Better hope your genes are all in order.
“I’m sorry Bill but we can’t promote you as your DNA test shows that you have a genetic tendency toward cancer. We as a firm just can’t take that risk. Also we need to talk about your retirement plans.”
(From The Washington Post)
Employers could impose hefty penalties on employees who decline to participate in genetic testing as part of workplace wellness programs if a bill approved by a U.S. House committee this week becomes law.
In general, employers don’t have that power under existing federal laws, which protect genetic privacy and nondiscrimination. But a bill passed Wednesday by the House Committee on Education and the Workforce would allow employers to get around those obstacles if the information is collected as part of a workplace wellness program.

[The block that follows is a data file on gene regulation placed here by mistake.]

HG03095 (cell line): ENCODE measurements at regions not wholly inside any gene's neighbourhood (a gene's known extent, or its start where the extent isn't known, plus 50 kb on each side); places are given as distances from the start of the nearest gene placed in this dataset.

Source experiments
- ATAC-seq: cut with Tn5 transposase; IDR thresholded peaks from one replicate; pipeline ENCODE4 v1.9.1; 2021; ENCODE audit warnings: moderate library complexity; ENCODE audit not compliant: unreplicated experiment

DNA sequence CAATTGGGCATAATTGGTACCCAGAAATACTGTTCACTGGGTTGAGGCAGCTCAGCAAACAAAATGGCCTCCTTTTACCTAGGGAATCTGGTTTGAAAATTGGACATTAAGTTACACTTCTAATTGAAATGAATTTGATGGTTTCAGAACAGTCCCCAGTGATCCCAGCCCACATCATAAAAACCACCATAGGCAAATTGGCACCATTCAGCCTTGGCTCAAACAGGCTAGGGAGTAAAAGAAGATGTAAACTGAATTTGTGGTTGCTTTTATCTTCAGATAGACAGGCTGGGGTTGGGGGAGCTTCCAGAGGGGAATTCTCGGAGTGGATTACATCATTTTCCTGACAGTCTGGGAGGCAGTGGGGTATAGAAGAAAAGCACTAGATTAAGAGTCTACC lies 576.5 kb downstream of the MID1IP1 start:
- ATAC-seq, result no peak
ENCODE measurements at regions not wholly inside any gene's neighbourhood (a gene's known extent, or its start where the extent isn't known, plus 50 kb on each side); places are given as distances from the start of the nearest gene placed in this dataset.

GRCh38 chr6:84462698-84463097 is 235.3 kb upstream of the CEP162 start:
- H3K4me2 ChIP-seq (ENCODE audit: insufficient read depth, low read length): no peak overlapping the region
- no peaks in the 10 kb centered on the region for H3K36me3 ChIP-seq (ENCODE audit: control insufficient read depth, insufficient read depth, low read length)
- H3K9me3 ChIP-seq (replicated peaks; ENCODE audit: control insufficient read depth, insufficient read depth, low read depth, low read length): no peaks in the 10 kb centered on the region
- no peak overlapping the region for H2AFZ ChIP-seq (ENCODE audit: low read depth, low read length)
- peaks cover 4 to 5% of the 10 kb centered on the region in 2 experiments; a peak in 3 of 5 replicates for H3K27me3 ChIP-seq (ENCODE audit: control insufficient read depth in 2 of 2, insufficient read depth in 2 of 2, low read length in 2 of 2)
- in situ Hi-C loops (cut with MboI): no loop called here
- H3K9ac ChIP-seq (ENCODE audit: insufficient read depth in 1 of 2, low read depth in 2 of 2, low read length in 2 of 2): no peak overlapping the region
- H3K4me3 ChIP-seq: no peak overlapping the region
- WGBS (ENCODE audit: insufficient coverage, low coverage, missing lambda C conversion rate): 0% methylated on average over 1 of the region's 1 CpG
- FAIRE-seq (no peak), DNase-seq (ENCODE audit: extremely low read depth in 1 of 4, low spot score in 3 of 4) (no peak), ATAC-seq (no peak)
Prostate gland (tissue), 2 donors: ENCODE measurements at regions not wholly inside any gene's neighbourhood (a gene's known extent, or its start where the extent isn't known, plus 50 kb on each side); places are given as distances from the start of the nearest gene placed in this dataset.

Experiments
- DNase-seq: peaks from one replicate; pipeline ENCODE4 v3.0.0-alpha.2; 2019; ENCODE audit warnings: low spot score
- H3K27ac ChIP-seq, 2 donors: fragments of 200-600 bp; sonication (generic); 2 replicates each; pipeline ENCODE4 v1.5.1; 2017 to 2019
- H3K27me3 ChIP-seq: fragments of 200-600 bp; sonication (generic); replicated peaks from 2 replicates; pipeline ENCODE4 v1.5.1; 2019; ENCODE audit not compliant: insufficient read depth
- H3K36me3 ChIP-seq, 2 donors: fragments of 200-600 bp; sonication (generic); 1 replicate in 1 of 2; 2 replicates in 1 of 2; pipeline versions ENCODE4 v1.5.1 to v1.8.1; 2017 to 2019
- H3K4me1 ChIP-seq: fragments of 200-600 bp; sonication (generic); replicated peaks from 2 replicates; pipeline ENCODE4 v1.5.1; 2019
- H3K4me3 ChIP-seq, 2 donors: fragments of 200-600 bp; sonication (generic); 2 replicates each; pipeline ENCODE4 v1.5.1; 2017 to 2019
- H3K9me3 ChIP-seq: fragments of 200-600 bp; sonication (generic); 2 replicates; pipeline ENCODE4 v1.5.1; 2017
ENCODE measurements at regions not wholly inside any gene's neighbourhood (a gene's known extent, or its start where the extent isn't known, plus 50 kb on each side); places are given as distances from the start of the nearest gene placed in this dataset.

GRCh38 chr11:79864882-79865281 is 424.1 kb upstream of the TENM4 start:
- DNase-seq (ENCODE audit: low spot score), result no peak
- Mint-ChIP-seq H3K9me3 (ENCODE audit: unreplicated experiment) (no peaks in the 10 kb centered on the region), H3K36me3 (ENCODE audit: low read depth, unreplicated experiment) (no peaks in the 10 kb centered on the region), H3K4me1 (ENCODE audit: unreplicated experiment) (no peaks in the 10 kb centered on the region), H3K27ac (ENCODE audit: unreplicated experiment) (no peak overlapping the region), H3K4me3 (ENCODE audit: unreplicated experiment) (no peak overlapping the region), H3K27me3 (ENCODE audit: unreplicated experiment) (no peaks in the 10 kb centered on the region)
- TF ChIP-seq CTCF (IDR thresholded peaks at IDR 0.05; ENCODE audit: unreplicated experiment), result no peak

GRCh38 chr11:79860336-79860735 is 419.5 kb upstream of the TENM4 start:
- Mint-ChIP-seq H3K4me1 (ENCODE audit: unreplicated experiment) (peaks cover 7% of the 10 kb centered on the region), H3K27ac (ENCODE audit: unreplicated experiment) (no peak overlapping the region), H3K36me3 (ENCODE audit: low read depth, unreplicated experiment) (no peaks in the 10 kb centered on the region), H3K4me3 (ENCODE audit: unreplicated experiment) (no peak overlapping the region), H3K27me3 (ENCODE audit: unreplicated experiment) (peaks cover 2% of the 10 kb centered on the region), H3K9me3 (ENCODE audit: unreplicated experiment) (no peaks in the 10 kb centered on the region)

Such programs — which offer workers a variety of carrots and sticks to monitor and improve their health, such as lowering cholesterol — have become increasingly popular with companies. Some offer discounts on health insurance to employees who complete health-risk assessments. Others might charge people more for smoking. Under the Affordable Care Act, employers are allowed to discount health insurance premiums by up to 30 percent — and in some cases 50 percent — for employees who voluntarily participate in a wellness program where they’re required to meet certain health targets.
And how long until the government gets its hands on this information too? Just think eugenics through the back door.